Since he had been moved here five years previously after being found living rough on the streets of a nearby coastal town, down on his luck, it hadn’t taken the local yobs very long to suss him out as an easy target to mug, or someone to viciously kick or beat up just for the hell of it.

If you saw Oswald on the street you would have simply written him off as just another unwashed vagrant. But if you had bothered to get to know him, you would soon realise that you were in the company of a highly intelligent man.

Oswald shut himself off from the world at large behind securely locked and bolted doors and windows, never venturing out unless it was absolutely essential. Instead of opening his front door and going out into the world, he relied heavily on buying everything he needed online, and communicating with his few friends across the world via email.

Fourty years earlier in a warzone in another country, he had married a local girl in a simple Buddhist ceremony for three reasons. Number one, he had fallen head over heels in love. Secondly at nineteen he was as horny as hell. Thirdly, being married to a local girl meant he could live off base. She had died, six months into his second tour of duty; a casualty of allied bombing. Their plans of her and their new-born son, who also perished in the bombing raid, following him home tragically ended thanks to friendly fire. Mix this with the things he saw and did under fire and is it any wonder he became a member of that band of warriors who suffer from post-traumatic stress disorder, mentally scarred forever more?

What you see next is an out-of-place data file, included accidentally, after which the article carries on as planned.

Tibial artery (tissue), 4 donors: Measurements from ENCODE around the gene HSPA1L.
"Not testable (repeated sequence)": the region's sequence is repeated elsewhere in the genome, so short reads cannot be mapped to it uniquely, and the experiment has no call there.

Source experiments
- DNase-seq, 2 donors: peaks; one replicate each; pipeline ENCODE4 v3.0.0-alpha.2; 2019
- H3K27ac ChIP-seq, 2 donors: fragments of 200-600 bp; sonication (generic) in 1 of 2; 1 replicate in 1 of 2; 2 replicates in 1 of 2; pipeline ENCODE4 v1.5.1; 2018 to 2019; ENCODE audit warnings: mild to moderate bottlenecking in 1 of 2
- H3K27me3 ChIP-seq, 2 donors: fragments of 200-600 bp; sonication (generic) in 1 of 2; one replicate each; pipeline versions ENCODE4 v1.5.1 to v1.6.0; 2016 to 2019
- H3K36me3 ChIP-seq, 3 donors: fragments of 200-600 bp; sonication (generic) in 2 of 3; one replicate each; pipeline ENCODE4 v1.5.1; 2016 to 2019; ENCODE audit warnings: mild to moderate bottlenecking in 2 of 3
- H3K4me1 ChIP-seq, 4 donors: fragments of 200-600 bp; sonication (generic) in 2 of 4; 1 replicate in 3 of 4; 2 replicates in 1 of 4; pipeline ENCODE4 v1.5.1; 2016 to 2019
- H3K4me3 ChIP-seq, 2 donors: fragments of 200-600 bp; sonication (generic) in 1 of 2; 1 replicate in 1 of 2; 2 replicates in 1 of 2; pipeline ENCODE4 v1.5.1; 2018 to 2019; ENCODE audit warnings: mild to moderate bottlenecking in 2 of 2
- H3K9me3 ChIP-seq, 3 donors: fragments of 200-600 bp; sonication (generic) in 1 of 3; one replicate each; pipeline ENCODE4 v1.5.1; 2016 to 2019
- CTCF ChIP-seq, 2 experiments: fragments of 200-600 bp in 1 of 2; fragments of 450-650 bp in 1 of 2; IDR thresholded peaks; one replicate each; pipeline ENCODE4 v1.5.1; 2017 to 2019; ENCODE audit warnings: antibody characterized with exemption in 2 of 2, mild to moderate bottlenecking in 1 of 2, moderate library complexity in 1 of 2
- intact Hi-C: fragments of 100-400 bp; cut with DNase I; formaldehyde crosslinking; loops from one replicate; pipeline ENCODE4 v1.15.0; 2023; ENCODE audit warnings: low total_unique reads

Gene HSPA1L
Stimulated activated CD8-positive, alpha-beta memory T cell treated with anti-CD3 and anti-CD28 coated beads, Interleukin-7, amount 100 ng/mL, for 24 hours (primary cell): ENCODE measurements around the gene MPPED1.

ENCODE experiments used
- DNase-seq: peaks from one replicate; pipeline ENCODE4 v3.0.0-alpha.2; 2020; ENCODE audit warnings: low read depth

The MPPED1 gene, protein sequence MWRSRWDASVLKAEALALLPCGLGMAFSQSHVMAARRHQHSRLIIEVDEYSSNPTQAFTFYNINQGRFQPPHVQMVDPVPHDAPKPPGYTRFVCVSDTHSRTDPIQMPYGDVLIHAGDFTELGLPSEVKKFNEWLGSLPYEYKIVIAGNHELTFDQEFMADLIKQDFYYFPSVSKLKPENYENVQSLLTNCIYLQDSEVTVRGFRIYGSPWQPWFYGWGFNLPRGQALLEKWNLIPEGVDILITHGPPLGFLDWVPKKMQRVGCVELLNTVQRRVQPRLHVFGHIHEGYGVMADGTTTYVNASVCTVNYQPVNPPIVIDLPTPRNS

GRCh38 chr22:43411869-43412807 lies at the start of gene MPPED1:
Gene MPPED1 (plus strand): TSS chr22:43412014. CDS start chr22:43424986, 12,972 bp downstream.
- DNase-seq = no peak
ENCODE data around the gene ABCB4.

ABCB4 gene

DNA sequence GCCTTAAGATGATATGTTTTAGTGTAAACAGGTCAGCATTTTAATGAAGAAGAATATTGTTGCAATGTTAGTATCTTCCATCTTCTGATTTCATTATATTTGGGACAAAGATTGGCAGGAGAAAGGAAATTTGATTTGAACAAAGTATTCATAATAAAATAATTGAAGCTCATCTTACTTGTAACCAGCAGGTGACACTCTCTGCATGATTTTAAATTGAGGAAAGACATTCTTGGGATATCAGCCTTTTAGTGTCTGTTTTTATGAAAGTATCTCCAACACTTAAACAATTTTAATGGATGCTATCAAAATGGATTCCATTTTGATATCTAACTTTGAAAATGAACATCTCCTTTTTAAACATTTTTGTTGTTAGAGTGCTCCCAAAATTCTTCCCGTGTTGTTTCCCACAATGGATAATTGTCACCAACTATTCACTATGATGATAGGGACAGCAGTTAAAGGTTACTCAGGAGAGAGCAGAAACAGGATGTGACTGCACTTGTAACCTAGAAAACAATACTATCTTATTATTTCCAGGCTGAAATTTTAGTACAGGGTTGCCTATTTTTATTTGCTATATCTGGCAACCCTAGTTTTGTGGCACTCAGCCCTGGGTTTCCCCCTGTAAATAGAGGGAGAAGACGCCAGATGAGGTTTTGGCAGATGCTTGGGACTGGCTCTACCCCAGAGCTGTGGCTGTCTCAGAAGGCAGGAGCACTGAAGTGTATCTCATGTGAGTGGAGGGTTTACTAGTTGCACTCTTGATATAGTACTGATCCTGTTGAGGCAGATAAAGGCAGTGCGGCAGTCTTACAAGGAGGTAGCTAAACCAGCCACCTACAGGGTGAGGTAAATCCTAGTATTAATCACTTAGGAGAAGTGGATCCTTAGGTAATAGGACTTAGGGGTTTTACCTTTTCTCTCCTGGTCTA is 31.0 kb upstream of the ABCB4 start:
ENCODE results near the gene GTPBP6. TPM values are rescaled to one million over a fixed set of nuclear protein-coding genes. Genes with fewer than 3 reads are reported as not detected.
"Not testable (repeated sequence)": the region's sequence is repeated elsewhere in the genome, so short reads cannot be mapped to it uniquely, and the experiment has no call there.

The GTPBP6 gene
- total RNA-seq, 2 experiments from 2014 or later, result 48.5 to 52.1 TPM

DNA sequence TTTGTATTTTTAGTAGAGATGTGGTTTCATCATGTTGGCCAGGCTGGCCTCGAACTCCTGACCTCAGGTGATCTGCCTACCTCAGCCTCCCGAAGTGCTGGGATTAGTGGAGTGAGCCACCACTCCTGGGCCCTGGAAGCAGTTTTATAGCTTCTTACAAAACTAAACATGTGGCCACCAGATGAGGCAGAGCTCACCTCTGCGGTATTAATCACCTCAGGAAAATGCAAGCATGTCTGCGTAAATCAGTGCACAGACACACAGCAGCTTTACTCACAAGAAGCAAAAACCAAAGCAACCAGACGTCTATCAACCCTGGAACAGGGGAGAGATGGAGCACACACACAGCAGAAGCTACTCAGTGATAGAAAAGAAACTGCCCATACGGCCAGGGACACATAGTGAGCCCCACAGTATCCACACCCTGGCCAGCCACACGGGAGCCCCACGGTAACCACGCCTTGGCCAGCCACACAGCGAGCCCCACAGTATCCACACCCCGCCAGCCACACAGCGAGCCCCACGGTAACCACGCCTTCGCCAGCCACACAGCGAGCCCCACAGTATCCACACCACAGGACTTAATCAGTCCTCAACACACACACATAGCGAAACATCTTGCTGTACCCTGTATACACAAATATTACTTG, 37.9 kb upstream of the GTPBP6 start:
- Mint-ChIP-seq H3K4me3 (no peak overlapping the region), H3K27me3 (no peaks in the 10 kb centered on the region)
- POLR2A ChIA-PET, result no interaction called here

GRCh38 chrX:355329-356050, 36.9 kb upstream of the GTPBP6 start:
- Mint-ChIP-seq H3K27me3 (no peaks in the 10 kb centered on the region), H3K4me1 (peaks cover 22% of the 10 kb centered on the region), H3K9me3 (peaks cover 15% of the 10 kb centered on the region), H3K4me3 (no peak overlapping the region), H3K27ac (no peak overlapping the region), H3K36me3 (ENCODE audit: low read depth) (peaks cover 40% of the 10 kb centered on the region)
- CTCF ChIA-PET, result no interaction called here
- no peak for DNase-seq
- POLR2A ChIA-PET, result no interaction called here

Sadly, such are the fortunes of war. Oswald didn’t get over his wartime experiences, nor did he ever feel he could allow himself to get too close to another human being ever again. Somewhere deep within his still traumatised mind, he feared that tragedy would take away whoever he gave his heart to.


The next morning, a loud knock on his door made him jump. He peered out of his kitchen window and saw a police car. Finding his keys, Oswald went to his front door and unlocked it. A different policeman stood there with a stern look on his face.

“Michael Oswald Jerome?”


“I have here a warrant for your arrest,” the policeman said matter-of-factly. “You are to be charged with causing grievous bodily harm.” He indicated to Oswald that he should hold out his hands to be handcuffed. After getting his coat, walking stick and hat before locking his door for him, the policeman took him to the station, where he spent the night in the cells.

The following morning Oswald was taken by prison van to the county courthouse to stand trial. As far as the lawyer for the young female gang leader was concerned, whether it was an open and shut case was extremely debatable. She sat beside him, smirking and determined to make Oswald’s life hell yet again.

Before he had been transported to court, Oswald had smartened himself up by washing himself and combing his hair, before putting on his coat and hat.

The justice of the peace entered the courtroom and took his seat as everyone stood. Oswald shifted his weight on the uncomfortable wooden chair in the dock. He reached inside his pocket unseen by the majority and pinned something on his chest.

“The accused will rise,” the court clerk ordered before he prepared to read out the charge.

The sound of people gasping filled the courtroom as Oswald stood to attention. The female gang leader’s lawyer shook his head. As far as Oswald was concerned he was on parade again in front of his commanding officer. He stood there, back straight, thumbs lined up with the stitching on his trousers, eyes front.

“Your honour, given the accused’s obvious excellent record, I am urging my young client to drop her case and if the court will agree, I shall advise her to hand herself over to the police.”